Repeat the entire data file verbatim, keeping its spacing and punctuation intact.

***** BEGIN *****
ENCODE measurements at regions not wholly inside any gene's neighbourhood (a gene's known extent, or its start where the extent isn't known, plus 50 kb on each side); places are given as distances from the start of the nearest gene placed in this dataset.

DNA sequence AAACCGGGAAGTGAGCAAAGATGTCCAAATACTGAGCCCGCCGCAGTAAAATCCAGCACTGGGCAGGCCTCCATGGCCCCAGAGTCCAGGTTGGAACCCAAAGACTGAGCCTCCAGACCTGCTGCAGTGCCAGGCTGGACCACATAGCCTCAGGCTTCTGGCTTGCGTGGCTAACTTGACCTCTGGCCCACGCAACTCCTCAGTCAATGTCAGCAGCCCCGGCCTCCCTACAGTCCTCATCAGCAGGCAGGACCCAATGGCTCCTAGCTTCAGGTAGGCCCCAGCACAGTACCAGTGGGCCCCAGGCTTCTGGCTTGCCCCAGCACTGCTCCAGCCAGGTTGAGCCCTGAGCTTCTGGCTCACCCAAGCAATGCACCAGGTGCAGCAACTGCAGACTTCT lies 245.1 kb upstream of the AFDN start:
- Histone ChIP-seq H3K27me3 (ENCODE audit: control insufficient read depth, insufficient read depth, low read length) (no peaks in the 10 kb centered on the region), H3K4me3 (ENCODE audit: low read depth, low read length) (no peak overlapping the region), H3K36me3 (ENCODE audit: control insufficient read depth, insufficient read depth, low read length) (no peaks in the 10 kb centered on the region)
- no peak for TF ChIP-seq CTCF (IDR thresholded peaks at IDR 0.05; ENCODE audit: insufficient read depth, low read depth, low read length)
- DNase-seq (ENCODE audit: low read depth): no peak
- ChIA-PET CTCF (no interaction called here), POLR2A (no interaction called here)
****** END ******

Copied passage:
ENCODE measurements at regions not wholly inside any gene's neighbourhood (a gene's known extent, or its start where the extent isn't known, plus 50 kb on each side); places are given as distances from the start of the nearest gene placed in this dataset.

DNA sequence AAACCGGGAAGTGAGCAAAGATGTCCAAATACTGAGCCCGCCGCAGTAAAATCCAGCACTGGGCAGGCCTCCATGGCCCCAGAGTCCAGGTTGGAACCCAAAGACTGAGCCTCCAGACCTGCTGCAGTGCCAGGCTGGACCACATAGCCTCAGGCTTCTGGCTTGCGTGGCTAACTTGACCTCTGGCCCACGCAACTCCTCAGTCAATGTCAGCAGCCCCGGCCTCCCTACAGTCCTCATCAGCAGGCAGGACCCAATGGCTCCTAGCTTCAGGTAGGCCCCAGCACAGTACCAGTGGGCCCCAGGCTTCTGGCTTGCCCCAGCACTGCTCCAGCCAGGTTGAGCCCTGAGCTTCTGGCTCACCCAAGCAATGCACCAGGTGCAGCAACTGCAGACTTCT lies 245.1 kb upstream of the AFDN start:
- Histone ChIP-seq H3K27me3 (ENCODE audit: control insufficient read depth, insufficient read depth, low read length) (no peaks in the 10 kb centered on the region), H3K4me3 (ENCODE audit: low read depth, low read length) (no peak overlapping the region), H3K36me3 (ENCODE audit: control insufficient read depth, insufficient read depth, low read length) (no peaks in the 10 kb centered on the region)
- no peak for TF ChIP-seq CTCF (IDR thresholded peaks at IDR 0.05; ENCODE audit: insufficient read depth, low read depth, low read length)
- DNase-seq (ENCODE audit: low read depth): no peak
- ChIA-PET CTCF (no interaction called here), POLR2A (no interaction called here)